Mon 26 Sep 2011
Back when I owned The Point Reyes Light, we had a police scanner in the newsroom that continually squawked out the radio communications of the Marin County Sheriff’s Department, the Highway Patrol, the Marin County Fire Department, and West Marin’s seven volunteer fire departments.
Most of the time the radio chatter went in one ear and out the other, but we perked up when messages were of particular interest to West Marin, and one of the most interesting I ever heard was broadcast in the late 1980s.
A cow was stuck in a tree in Hicks Valley about a half mile west of the Cheese Factory along the Point Reyes-Petaluma Road. I immediately told reporter Sarah Rohrs to grab a camera and drive out there right away.
Although Sarah hurried, Hicks Valley firefighters had already gotten the cow down out of the tree before she arrived and could shoot a photo. Nonetheless, the incident was the lead story on Page 1 that week.
As it happened, the cow had apparently been leaning over an embankment for some grass when it fell into a tree below. The animal was uninjured but wedged between the tree trunk and a large limb. Firefighters merely pulled down on the end of the limb, and the cow rolled out.
I thought I’d never run into a story like that again, but three weeks ago something similar happened in Saro, Sweden. A moose standing on its hind legs fell into an apple tree and got stuck. Resident Pers Johansson, who discovered it, told CNN he had been coming home from work in a rainstorm when “in the wind I heard something screaming…
“At first I wondered if it was the crazy neighbors. But then I heard it again and went and checked. I saw something really big up in a tree in my neighbors’ yard, and it was a moose. It must have been drunk after eating fermented apples, and as it was reaching out for more fruit, it must have slipped and fallen into the tree.”
Johansson and the neighbors cut off some of the tree’s limbs, and here again firefighters came to the rescue, bending down the tree so the moose could slide out of it. A fire department spokesman told CNN, “Once free, the moose collapsed on the ground and fell asleep, so we let him sleep it off.”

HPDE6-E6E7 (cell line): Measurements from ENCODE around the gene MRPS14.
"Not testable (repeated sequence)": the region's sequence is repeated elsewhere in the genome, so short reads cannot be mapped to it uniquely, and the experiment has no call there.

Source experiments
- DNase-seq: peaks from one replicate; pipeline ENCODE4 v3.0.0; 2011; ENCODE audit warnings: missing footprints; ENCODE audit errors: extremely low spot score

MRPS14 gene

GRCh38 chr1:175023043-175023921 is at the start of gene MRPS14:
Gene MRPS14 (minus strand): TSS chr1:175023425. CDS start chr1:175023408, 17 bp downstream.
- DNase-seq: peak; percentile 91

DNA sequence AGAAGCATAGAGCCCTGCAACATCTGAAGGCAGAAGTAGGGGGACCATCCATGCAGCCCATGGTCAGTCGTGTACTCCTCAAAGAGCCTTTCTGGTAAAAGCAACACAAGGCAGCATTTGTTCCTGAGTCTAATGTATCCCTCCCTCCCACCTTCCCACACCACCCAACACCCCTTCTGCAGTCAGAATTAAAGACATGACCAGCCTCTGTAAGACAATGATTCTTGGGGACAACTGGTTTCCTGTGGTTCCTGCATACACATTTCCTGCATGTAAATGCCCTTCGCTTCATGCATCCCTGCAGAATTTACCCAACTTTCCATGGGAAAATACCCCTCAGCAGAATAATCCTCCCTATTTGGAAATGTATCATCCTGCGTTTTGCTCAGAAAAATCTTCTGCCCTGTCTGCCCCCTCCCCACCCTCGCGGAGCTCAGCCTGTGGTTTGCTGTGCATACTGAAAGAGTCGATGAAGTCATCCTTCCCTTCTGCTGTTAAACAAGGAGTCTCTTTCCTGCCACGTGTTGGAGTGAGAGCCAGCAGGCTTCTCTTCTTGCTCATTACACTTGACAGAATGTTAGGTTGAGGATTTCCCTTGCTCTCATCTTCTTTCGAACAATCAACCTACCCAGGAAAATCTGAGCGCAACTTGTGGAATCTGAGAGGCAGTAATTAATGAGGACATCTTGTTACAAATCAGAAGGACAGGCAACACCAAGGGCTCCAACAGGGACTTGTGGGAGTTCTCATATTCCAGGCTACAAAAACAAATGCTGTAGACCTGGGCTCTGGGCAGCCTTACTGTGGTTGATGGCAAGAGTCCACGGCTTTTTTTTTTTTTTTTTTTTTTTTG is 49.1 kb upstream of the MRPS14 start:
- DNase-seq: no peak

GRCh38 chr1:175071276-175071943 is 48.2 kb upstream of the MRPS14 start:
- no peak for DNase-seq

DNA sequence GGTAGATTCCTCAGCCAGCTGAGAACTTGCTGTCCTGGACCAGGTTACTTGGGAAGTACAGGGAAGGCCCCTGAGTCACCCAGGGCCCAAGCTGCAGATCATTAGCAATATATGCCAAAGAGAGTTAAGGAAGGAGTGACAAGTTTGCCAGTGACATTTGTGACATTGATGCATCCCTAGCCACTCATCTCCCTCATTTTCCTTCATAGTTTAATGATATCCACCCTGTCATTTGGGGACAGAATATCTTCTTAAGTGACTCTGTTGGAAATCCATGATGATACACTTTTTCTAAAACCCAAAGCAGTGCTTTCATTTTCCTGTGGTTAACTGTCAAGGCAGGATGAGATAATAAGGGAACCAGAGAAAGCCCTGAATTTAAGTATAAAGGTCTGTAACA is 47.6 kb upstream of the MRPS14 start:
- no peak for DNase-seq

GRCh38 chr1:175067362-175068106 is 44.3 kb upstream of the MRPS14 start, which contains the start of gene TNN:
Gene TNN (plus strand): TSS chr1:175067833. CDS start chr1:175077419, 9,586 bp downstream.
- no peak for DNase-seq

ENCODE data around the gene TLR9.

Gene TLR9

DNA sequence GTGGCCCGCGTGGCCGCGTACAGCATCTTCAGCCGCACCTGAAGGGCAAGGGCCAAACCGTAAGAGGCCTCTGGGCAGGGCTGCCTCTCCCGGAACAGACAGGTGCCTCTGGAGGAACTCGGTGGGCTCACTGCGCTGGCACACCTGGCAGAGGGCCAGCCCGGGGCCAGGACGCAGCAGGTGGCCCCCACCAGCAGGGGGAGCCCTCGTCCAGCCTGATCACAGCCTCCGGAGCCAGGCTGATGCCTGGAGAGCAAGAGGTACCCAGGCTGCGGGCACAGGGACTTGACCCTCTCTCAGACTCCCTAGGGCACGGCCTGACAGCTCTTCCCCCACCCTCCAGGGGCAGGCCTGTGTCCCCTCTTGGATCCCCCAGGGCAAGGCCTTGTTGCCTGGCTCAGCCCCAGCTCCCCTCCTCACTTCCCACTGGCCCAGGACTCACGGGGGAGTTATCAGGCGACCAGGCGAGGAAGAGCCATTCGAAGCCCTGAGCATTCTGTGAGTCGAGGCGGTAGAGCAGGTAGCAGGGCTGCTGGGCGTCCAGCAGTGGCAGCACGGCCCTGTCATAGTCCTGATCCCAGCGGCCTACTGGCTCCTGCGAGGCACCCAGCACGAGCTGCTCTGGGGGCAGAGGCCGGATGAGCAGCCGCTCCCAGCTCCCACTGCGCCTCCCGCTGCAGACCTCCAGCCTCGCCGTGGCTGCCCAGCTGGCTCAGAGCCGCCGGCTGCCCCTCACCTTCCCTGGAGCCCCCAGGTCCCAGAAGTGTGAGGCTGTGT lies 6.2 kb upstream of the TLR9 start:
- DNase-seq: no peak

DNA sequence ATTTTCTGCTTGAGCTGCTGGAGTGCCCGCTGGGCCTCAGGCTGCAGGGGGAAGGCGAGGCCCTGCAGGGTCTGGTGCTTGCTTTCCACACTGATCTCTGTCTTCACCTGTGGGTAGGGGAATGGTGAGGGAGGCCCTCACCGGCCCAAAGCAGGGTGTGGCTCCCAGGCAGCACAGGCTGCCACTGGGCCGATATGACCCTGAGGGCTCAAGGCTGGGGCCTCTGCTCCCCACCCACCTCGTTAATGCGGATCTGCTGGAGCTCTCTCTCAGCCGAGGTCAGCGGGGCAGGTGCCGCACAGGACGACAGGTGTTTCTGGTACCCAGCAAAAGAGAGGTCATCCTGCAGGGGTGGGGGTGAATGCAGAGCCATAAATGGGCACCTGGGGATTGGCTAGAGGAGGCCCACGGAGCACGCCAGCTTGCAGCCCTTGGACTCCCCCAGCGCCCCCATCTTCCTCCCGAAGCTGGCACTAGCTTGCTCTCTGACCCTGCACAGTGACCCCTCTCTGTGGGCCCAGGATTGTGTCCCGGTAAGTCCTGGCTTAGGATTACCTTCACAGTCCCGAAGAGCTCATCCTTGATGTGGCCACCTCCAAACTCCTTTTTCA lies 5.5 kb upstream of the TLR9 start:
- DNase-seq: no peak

Apparently the firefighters have an annual problem with moose eating fallen apples, which ferment in their bellies and get them drunk. Ending up in trees, however, is far less common.
At first it seemed right out of the Old West. Around 1973 and 74 when I edited The Sebastopol Times, Western Sonoma County began having a problem with rustlers. Hundreds of sheep were stolen around Jenner, and steers were rustled in several places.
One night a rancher notified Sonoma County sheriff’s deputies that some men had just grabbed a calf along Coleman Valley Road and stuffed it in the trunk of their car, which the rancher described. A short while later, a deputy spotted a car matching the description and stopped it.
When the deputy looked in the car, however, he concluded the occupants could not be the rustlers. All of them were dressed in tuxedos and said they were going to a dance. So he sent them on their way, not realizing the rustlers had hurriedly changed into formal wear for just such an encounter.
Sonoma County sheep ranches and Midwestern hog barns, such as this, are now being targeted by rustlers.
Once again rustling is in the news. Sonoma County deputies this month arrested two brothers for stealing at least 20 sheep in recent weeks from ranches in Petaluma and Sonoma. Luis Ortiz Orea, 28, of Petaluma and Pedro Ortiz Orea, 30, of Santa Rosa are scheduled to be arraigned Monday for the alleged rustling. The brothers sold the stolen sheep in another county, Sonoma deputies said.
Rustling on a much larger scale has also been occurring along the Iowa-Minnesota border where at least 1,000 hogs have been stolen — mostly from large operations but also from smaller farms — during August and September.
Until recently such rustling had been rare, local police note. The reason for the spike in hog rustling, The Wall Street Journal reported, is that market prices are at an all time high of approximately $200 per pig. “Hog and cattle prices are soaring on increased demand overseas. The high price of corn, driven in part by the ethanol industry’s appetite, has also made feed so expensive that many hog farmers have shrunk operations.”
According to investigators, at least 700 hogs have been reported stolen in Nicollet and Kandiyohi counties, Minnesota, and about 200 have been reported stolen in Mitchell County, Iowa. They add that the actual numbers may be even higher.
“The pig rustlers back trucks up to unguarded hog houses that contain thousands of pigs, according to police,” The Journal added. “They load up a few dozen animals at a time into a trailer and drive off under the cover of night.” The rustled hogs may then be taken to a crooked slaughterhouse or dishonest pig farmer.
Approximately 180 hogs will fit into a semi trailer, suggesting that the thieves have raided the same hog operations several times. Losing 180 hogs costs the owner $36,000, and in Iowa, where there are 19 million pigs, any theft of more than $10,000 can draw a 25-year jail term — confirming what a dirty crime it is to steal pigs.